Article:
Southbound: Photographs of and about the New South is a groundbreaking photography exhibition that provides fresh perspectives of the culture that constitutes today’s New South. It is composed of fifty-six photographers who have confronted and redefined the preconceived notions and stereotypes that come along with the region. One specific artist featured in Southbound who stands out is Kyle Ford. Ford is a Hong Kong-based photographer who explores how humans interface with the natural world. One of his images in particular, Shamu, SeaWorld Florida, 2009 captures American commercialism and the world’s largest industry: tourism.
At first, I noticed that the photograph was taken in an earlier era due to the fact that tourists were holding VHS camcorders rather than cellphones. I appreciate the humor that Ford captured featuring sightseers wearing pink cowboy hats, wearing “splash-zone” ponchos. The composition and balance in this photograph are spectacular; however, it is what lays beneath the surface that makes this image so powerful. At the turn of the twenty-first century, Florida endured demographic, social, and economic changes that generated famous tourist attractions such as Disney’s Animal Kingdom and SeaWorld. Since then, revealing documentaries, such as Blackfish, have unveiled the cruel reality of animal abuse behind American tourism, causing protests across the nation. Due to the disapproval of animal cruelty, Sea World and other once popular attractions have quickly begun to vanish. Ford encapsulates what was once desired and investigates American consumerism through his series of striking images. Shamu features documentary elements as well as an overall evident aesthetic. This image represents American culture, tourism, and the commercialism affecting our nation.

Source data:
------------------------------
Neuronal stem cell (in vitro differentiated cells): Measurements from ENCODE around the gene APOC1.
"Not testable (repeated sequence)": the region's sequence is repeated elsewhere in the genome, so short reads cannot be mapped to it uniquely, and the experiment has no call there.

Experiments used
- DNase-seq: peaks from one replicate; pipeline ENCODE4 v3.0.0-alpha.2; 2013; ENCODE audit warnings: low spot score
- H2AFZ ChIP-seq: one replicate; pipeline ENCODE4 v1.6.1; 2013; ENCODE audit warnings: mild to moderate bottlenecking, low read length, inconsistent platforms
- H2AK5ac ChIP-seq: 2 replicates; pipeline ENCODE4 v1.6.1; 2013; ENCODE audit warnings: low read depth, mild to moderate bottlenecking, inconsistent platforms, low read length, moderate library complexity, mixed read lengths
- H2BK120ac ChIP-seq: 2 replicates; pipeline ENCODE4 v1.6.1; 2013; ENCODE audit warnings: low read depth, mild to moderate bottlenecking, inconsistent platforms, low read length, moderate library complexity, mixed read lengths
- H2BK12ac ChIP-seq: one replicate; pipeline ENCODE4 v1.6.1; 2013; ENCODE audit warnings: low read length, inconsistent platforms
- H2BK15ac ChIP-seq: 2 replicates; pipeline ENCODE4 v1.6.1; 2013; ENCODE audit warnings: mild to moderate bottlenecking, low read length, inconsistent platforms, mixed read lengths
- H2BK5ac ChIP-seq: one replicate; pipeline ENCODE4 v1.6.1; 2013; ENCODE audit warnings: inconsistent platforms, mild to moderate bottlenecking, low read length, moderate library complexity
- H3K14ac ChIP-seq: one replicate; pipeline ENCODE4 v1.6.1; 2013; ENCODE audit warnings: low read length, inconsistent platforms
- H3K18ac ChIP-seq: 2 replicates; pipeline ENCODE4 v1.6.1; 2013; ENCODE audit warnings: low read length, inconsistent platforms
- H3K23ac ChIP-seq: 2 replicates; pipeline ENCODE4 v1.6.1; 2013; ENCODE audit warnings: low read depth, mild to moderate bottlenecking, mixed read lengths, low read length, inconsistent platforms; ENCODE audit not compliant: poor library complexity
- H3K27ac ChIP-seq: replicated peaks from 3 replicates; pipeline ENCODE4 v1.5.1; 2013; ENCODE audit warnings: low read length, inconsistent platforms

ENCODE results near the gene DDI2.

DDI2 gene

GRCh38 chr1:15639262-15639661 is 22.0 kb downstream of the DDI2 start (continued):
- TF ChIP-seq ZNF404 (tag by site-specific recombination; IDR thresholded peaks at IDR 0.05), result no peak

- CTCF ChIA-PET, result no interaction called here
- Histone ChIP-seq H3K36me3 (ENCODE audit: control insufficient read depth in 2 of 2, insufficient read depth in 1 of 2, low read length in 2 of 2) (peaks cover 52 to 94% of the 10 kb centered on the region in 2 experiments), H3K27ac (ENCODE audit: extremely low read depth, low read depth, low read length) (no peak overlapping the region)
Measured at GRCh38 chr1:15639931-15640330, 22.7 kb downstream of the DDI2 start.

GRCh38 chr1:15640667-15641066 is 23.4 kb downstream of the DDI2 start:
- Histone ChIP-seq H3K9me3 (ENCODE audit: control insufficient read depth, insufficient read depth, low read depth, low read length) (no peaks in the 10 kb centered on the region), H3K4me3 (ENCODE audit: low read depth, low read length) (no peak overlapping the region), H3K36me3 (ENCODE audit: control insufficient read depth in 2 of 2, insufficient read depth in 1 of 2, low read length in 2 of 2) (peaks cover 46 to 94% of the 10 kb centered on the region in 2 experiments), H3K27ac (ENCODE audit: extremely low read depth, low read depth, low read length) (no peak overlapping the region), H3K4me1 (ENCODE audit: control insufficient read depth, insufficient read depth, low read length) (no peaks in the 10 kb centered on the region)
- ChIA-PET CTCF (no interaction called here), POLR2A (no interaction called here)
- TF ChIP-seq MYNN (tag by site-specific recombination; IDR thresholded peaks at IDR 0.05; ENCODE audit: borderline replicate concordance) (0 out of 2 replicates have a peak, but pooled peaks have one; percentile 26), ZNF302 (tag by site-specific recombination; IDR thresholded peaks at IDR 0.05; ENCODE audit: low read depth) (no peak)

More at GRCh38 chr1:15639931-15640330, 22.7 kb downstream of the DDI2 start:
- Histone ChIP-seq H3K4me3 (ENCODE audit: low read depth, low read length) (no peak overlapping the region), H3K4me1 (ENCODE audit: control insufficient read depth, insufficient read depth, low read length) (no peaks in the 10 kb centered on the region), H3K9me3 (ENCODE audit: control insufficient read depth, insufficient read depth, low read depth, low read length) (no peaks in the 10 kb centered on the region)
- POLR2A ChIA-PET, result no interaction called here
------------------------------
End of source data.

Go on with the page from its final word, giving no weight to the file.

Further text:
By Marina Colket, Halsey Institute intern
Image: Kyle Ford, Shamu, SeaWorld, Florida, 2009, from the series Second Nature.